Design is another strand of our DNA and it’s something our customers expect from us. If you compare one of our lounges to another airline for example, it’s obvious that as well as pure functionality, a great deal of thought goes into the look and feel of the space. We have the kind of structure internally that encourages ideas, wherever they come from, and part of our responsibility is to capture the best ideas from people across the business. No ivory towers here! (But if we did have them, they’d be very well designed…)
What are some of your favourite Virgin Atlantic destinations and do you have any insider knowledge to share?
I’ve spent a lot of time now in Asia and really enjoyed both Hong Kong and Japan, so these have become two of my favourite destinations – almost second homes.
In Hong Kong I like nothing more than heading out for dim sum. I’m a veggie so some people assume I would struggle in Asia but actually I’ve had some of the best food in my life over there. There are many Buddhist vegetarian restaurants where the food is so good, you feel like you’ve developed Buddha’s belly by the time you leave. Pure Veggie House in Mid Levels is one of my favourites, and Kung Tak Lam in Causeway Bay and One Peking is another good one.
Another great thing to do in Hong Kong is run around in the woods! People tend to assume Hong Kong is one massive, heaving metropolis – and parts of it are, but it also has loads of green space – semi tropical trails where you can walk across the mountains for example. It’s great to get a long hike in… and earn that dim sum.
As for Japan, it’s such a diverse country that it’s difficult to know where to start, but if you’re in one of the big cities then even just people watching can be completely absorbing.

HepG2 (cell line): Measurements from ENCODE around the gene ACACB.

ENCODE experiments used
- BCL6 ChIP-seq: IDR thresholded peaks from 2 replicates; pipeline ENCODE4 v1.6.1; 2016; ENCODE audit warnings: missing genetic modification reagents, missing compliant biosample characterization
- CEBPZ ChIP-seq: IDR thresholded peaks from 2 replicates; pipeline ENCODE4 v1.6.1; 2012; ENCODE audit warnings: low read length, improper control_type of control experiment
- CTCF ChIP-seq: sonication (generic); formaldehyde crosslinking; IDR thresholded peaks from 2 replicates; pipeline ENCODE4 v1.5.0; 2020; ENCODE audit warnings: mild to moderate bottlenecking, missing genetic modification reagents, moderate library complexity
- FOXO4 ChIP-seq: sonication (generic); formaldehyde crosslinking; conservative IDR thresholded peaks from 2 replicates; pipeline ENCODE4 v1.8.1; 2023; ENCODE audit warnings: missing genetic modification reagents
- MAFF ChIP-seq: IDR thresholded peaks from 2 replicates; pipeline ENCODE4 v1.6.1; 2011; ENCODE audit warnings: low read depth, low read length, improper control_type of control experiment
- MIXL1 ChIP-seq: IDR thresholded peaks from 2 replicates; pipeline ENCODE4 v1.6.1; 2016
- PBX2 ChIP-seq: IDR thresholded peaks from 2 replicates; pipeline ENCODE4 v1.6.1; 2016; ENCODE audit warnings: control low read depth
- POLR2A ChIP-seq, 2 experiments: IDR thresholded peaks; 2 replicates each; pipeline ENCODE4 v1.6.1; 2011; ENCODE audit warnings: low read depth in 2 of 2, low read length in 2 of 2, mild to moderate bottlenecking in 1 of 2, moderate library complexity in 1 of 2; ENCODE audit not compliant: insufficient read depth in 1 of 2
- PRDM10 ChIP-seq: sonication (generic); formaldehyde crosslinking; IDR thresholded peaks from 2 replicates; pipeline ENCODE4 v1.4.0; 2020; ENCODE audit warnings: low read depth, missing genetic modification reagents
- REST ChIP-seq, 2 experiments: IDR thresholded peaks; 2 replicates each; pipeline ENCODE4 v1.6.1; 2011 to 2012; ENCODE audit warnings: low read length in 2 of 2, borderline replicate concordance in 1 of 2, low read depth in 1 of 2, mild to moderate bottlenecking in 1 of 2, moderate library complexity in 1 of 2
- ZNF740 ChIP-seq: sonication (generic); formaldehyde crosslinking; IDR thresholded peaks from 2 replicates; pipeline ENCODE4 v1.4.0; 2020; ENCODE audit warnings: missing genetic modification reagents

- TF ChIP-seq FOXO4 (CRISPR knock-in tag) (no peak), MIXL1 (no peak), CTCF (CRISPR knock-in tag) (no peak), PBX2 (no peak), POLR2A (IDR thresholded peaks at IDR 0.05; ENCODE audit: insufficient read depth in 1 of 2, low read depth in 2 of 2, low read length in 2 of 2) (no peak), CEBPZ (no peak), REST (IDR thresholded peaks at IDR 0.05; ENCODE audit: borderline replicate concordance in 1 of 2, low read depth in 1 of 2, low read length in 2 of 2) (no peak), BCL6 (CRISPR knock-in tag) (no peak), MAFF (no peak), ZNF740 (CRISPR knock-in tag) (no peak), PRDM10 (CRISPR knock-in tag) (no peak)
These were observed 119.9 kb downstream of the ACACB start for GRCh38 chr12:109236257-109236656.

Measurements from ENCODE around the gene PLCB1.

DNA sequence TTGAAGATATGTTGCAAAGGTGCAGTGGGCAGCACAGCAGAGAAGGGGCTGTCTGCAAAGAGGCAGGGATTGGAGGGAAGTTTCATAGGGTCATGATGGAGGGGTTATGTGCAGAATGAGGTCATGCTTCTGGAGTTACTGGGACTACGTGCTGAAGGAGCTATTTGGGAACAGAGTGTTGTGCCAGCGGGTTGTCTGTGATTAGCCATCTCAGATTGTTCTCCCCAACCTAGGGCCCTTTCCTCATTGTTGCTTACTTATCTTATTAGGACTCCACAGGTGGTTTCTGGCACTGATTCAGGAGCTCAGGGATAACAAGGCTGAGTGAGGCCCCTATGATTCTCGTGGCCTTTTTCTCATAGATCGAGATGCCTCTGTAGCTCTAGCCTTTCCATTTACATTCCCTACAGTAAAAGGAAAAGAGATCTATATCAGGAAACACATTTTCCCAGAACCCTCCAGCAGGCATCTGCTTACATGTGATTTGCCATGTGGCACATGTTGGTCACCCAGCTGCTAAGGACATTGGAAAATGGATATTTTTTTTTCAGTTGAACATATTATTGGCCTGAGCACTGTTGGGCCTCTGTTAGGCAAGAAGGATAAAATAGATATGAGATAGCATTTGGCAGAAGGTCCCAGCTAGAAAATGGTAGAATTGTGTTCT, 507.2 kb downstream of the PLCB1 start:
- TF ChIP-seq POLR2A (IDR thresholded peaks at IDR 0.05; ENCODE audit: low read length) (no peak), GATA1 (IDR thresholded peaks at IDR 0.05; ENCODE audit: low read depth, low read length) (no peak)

Japanese culture is so ahead of the curve in terms of fashion and personal technology, just sitting on the Yamanote Line watching your fellow passengers is fascinating. Equally, getting out to one of the brilliant galleries is sure to inspire your inner artist – I like the MORI Art Museum in Roppongi for example.
If you head out of the city, then a must-do is to go to an onsen – a hot spring. Book yourself in for a night on the tatami and you’ll emerge purified in body and soul. Oh, and if you’re in Japan in summer check out Fuji Rock Festival in Naeba. It’s in a beautiful mountain setting, gets great bands (both Western and Japanese) and even has relatively clean loos – a rarity at rock festivals.
And finally, what would be your ultimate travel adventure? I’ve travelled east a lot more than west so far, so for me an adventure-in-waiting will be to get to know more about the USA. Maybe I’ll do Route 66 and visit all the towns named in the song…driving an open topped car, country music on the radio, wearing a Stetson, you get the picture.
Alternatively I’d love to go to South America – particularly Chile for the Carmenere and ancient ruins, or right down to Patagonia to feel like I’m literally on the edge of the world. Maybe on horseback even…I guess I could get to wear my Stetson on that one too.
Thanks to docadoca on Flickr for the photo of MORI Art Museum.